THE MODERN MINT BLOG
You will probably see these plants in quite a few gardens, they are well-known and a bit old hat. Only today we spoke with a gardener who complained about Verbena bonariensis being too common, too over-used, too tall and too boring.
Geez! We were overwhelmed by the anger. It hasn’t done that much wrong and we must say, we don’t think that of Verbena bonariensis.
Which is why we want to give a shout out in this blog to plants that are given a bad deal by people, just because everyone has them or knows them. They may be boring in the garden media, little seen at Chelsea, but they are hard-working, fabulous plants that deserve their status as popular garden plants – just checkout the image above from the park in Chelmsford – the yellow of the Rudbeckia have been flowering for what seems like months, without having to do any work to keep them that way – and now, on a dull Autumn day, they shine like a lamp calling the weary traveller home.
Here then, raise a glass, to these boring plants!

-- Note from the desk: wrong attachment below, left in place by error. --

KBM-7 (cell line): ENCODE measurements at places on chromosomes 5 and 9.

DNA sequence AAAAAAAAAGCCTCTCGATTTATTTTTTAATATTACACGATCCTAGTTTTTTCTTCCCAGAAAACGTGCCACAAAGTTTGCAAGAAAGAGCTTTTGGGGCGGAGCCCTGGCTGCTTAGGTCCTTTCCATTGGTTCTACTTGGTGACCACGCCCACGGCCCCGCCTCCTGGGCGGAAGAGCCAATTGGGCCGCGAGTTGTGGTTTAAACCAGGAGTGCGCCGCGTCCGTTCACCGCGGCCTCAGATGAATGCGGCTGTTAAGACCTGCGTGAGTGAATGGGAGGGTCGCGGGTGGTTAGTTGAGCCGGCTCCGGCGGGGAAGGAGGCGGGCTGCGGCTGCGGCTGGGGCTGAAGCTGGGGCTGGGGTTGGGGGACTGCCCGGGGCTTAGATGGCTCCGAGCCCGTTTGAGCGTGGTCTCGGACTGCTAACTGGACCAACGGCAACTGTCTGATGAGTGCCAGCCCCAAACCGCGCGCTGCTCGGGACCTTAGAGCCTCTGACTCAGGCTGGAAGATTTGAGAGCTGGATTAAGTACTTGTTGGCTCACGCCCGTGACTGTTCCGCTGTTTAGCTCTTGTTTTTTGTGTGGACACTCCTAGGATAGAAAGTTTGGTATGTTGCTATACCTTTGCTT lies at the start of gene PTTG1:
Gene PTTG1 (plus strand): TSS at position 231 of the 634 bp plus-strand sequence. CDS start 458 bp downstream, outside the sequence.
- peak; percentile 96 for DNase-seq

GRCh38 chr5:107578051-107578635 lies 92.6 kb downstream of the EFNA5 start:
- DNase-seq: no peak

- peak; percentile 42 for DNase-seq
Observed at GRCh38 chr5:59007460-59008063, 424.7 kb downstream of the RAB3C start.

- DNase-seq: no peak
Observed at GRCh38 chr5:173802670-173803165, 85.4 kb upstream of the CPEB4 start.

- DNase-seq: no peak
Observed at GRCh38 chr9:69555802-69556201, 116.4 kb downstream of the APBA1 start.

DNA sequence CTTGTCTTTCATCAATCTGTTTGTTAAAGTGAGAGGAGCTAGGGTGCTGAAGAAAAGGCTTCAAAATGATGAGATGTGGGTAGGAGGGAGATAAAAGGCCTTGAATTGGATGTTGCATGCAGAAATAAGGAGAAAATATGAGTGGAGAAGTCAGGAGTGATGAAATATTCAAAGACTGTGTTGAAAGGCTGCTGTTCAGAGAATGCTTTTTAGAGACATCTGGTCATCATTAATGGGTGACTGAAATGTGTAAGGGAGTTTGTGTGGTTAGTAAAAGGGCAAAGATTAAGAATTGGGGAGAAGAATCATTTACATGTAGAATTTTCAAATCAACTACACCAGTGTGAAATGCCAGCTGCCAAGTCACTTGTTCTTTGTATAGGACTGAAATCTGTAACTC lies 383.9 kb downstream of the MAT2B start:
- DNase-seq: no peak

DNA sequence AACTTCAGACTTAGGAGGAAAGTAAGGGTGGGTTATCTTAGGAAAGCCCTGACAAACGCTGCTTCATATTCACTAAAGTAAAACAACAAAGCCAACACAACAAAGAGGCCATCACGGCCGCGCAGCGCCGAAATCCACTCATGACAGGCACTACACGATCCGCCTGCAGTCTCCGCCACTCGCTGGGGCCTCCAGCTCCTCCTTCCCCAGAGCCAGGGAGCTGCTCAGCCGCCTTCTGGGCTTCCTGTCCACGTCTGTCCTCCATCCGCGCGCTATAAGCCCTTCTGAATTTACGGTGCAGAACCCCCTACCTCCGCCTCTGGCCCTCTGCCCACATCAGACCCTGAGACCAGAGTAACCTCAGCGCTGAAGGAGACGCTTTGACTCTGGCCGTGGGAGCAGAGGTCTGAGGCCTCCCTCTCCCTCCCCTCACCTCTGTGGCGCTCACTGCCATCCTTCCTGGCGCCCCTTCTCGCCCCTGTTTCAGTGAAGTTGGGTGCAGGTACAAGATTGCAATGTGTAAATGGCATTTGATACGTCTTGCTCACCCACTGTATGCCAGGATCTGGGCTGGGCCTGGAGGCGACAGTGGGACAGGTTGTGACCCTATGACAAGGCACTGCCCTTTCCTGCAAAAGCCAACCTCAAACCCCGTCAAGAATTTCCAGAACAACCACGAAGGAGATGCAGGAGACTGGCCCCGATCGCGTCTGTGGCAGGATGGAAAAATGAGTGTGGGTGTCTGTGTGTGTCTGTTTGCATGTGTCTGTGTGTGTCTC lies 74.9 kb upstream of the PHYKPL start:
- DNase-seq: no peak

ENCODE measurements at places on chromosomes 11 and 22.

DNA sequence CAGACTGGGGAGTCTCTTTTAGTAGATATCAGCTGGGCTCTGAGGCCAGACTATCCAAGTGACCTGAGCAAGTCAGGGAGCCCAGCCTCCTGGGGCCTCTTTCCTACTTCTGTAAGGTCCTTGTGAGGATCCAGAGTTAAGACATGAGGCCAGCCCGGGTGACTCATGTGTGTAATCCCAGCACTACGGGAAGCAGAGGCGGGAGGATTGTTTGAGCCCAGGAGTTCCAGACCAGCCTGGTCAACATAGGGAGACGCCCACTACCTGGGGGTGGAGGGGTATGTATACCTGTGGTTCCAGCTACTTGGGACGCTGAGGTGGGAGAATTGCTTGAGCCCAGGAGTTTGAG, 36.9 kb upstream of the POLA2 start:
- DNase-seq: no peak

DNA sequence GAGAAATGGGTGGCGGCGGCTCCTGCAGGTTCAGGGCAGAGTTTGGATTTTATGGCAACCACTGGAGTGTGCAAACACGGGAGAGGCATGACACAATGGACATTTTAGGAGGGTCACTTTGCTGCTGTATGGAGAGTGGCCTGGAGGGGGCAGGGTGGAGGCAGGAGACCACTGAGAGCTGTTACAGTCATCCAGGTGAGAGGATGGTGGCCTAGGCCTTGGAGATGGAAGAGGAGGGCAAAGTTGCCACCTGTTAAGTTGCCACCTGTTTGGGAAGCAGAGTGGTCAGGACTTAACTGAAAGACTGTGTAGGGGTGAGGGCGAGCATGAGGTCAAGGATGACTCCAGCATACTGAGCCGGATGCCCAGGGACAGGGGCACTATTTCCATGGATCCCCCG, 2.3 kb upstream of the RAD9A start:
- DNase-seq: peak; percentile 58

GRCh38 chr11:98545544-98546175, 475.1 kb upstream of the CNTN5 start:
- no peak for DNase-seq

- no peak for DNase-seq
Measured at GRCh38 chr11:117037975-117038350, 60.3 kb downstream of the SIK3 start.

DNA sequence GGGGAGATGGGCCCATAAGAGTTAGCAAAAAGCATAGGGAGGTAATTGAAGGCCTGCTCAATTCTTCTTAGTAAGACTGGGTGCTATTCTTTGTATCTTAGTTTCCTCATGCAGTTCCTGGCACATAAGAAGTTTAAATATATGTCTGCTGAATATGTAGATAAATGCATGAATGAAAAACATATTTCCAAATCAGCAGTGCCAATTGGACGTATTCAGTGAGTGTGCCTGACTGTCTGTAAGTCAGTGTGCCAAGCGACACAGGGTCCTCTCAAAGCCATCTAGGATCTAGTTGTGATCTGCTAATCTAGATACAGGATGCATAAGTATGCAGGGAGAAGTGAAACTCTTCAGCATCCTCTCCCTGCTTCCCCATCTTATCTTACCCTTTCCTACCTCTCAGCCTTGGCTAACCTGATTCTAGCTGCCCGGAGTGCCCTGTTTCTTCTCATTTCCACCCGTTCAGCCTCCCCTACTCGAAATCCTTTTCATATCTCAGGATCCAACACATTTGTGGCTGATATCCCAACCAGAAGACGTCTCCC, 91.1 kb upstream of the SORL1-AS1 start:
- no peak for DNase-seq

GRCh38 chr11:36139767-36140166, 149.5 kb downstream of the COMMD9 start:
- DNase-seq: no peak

These are boring and ubiquitous plants – but if you were to plant your garden with the above list, the above pictures, you would have a wonderful and wildlife friendly garden.
And that is not boring at all.
If you have a subscription, you can check out an article about bespoke ideas for your garden in the Telegraph. There are some great crafts people there, so check it out. Click Here To See The Article About my Topiary Work In The Telegraph
Lockdown has given me a chance to look through old notebooks and begin, gently, to piece together some sort of narrative about Modern Mint and how it has grown over the last six years. And it has changed massively in that time! Modern Mint Now, June Lockdown 2020 I currently make and maintain topiary all over the UK for clients who love well-pruned hedges and sculptures. I love this job – it is a beautiful art. In the winter I prune wisteria, roses and fruit trees in orchards. Much colder, shorter work days… but equally satisfying work. I give talks …
During lockdown I went through a number of old notebooks. I found a note about Gilles Clement and The Garden In Motion – Le Jardin En Mouvement. Underneath my note I had written: “To be researched more! Something to definitely think over!” Now, five years later I have looked again… and am thrilled by this idea. The Garden In Motion is about taking a piece of unused land, and then as the gardener you make choices to do ‘as much as possible for the land and as little as possible against’ it. You are talking about limited input – watering, …